Baobab Centre for Young Survivors in Exile – Surviving violence, creating hope, rebuilding lives


Baobab Voices

Ade’s story

Many of Baobab’s young people do not want to be identified, but are keen to share their experiences of the abuses they have been subjected to, in order to prevent further abuse. 982 children were identified as victims of trafficking in the UK in 2015. This is the story of one of them…

Kidnapped from his country

I grew up in Nigeria. My dad is Muslim and my mum Christian. They were always kind. I love my family, they understand each other. One day I went to school and on my way back I just saw a car parking next to me. Two men came up and they just took me into their car. They drove a long, long way before they took me inside a ship.

Forced into sex work

Ade and two other boys were taken to Senegal where they were forced into sex work.

man holding his head in his hands

Escaped to safety but sent to Immigration Detention

After 3 years, Ade was taken to Mauritania and then to Tenerife. From there the wife of a trafficker helped him to escape to the UK. At the airport, they put me in a room and started interviewing me. Because my English at that time was really bad. I couldn’t say something better to them so that they could understand me.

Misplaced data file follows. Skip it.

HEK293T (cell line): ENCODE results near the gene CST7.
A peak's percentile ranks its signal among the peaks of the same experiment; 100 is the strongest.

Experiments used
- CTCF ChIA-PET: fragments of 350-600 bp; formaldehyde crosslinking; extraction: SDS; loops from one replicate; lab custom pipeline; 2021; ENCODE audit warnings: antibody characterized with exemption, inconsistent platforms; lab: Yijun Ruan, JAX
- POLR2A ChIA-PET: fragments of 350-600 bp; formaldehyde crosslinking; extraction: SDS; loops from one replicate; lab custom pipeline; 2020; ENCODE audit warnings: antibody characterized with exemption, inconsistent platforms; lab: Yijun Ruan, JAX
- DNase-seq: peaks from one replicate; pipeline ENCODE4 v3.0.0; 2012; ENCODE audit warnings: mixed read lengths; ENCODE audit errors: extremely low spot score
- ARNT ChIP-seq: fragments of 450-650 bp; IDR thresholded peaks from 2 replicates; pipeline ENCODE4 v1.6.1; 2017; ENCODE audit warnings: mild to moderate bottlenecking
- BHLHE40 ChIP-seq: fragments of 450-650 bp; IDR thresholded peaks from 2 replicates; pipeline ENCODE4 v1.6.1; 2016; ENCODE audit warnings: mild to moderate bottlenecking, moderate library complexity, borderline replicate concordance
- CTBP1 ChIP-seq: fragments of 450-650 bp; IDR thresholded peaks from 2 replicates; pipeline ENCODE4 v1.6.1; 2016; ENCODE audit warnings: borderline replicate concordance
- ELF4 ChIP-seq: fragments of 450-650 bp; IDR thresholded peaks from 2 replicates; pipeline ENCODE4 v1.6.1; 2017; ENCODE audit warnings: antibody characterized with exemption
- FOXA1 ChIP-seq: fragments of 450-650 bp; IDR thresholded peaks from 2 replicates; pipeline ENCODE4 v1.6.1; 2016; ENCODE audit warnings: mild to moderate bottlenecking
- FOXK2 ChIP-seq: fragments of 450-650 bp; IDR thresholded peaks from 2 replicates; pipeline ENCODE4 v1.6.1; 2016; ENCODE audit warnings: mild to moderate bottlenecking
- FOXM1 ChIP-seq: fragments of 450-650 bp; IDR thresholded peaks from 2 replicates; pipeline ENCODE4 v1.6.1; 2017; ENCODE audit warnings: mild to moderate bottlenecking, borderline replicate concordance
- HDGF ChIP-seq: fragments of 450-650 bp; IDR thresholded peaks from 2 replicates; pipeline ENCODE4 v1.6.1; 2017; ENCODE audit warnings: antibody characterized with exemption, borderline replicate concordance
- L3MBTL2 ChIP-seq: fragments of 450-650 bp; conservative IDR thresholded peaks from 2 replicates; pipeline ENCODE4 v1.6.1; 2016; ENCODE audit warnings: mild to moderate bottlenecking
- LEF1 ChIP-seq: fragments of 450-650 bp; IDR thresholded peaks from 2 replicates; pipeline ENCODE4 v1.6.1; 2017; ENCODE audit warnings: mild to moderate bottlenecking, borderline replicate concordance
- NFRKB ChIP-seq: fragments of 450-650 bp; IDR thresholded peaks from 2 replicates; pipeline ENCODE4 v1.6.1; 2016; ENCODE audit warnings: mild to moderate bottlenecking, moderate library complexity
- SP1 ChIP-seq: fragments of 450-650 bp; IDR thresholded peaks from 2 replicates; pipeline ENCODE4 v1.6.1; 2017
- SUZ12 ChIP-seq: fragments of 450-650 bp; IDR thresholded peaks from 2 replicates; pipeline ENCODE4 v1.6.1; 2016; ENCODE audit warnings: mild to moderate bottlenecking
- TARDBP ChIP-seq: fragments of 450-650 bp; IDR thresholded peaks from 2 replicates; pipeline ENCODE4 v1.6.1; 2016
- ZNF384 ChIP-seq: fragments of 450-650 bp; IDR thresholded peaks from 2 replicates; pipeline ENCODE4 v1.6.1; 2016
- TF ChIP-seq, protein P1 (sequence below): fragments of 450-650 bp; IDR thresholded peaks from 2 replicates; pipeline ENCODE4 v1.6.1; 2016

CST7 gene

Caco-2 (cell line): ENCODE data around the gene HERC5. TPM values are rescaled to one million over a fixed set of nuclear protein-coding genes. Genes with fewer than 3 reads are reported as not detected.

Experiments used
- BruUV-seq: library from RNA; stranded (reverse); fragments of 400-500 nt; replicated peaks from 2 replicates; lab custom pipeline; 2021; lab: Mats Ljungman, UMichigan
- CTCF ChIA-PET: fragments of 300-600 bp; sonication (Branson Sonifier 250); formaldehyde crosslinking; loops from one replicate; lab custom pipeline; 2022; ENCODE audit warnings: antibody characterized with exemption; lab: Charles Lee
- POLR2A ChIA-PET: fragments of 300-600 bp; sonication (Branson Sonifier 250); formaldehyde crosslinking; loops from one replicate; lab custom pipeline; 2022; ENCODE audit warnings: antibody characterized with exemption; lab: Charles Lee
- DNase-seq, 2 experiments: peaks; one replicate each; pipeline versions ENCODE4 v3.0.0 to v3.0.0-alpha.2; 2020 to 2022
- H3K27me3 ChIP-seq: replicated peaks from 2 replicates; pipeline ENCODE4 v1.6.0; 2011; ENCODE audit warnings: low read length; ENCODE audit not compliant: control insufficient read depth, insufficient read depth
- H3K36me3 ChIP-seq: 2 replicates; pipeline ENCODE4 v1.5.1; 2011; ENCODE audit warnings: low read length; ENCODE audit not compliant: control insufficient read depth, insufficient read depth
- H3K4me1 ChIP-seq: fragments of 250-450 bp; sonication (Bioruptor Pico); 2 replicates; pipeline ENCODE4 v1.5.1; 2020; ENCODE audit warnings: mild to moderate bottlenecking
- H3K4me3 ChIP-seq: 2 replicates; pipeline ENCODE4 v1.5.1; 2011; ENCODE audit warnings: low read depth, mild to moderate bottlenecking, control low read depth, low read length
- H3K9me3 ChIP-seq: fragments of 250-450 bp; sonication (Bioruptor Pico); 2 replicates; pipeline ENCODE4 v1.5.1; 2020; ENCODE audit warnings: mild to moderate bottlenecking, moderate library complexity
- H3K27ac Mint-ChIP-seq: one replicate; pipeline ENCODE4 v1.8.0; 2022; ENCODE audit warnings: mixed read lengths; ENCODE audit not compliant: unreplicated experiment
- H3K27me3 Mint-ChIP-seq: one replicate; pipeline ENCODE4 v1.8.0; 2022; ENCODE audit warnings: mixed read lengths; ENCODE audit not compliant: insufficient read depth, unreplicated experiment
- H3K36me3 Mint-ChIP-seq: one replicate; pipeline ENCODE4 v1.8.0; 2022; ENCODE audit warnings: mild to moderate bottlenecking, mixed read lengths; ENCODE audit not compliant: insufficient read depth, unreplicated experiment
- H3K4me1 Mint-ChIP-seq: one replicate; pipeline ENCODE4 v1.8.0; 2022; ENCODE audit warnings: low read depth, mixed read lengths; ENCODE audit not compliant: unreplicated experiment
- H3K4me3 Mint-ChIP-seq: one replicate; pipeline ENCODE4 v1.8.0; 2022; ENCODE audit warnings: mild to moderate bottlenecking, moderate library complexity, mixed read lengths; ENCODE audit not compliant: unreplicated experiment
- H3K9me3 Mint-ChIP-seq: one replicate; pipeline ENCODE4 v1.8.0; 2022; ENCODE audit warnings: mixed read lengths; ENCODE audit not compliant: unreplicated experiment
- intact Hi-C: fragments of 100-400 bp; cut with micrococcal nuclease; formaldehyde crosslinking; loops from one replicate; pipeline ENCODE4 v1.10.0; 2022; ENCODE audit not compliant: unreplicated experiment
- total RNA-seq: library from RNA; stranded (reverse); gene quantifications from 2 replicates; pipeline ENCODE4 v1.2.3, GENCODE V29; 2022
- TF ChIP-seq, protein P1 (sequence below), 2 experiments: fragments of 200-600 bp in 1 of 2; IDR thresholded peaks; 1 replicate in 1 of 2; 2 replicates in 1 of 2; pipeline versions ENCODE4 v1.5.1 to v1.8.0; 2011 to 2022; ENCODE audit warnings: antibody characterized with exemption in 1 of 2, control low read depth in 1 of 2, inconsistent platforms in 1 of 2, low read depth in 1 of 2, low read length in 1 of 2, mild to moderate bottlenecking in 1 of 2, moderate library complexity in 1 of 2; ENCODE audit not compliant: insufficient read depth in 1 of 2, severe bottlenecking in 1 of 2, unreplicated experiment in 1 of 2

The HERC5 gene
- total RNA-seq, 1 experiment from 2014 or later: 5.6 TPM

Ade was put into Immigration Detention. His claim for asylum was refused. The Home Office they don’t believe. They don’t believe your age, they don’t believe your story. They will just make their decision. To be honest, they don’t give you a reason. They will just say “You’re a liar, you’re a liar.”

Attempted to take his life

After his application for asylum was rejected and he was refused bail, Ade attempted to take his life. Early one morning I just take this washing liquid and I just drank it. I don’t know what happened next. I just saw myself in hospital. Why did I drink the liquid? Because I was so tired, so confused about my life. I thought if I pass away or die all this stress will finish. Just go. That’s it. That’s the end of life. But fortunately what happened is I stayed alive, so I thank God for that.

I don’t want anyone to suffer like I have

Ade came to Baobab Centre in the early 2000’s. In 2011 his asylum appeal was successful and he was granted leave to remain for 5 years. He is now working and studying towards a career in Health and Social Care.

back view of man holding his head
organic graphic shape

“I never had any freedom like this before in my life. Except when I was 8 or 9 in my country. What happened to me does make me feel like life is too short to treat ourselves like slaves. So I don’t want anyone to suffer like I have.”

He is not alone

Ade’s story is devastating, but unfortunately he is not alone. When he shared his story with us in 2015, 982 children were identified as victims of trafficking in the UK. With an estimated 3,000 children held in slavery. The situation for vulnerable children has become more precarious since then. Which is why Baobab’s work is so vitally important, and why we need your support to help us reach more children.

This film was made by Melanie McFadyean and Fram Robertson for the Baobab Centre for Young Survivors in Exile.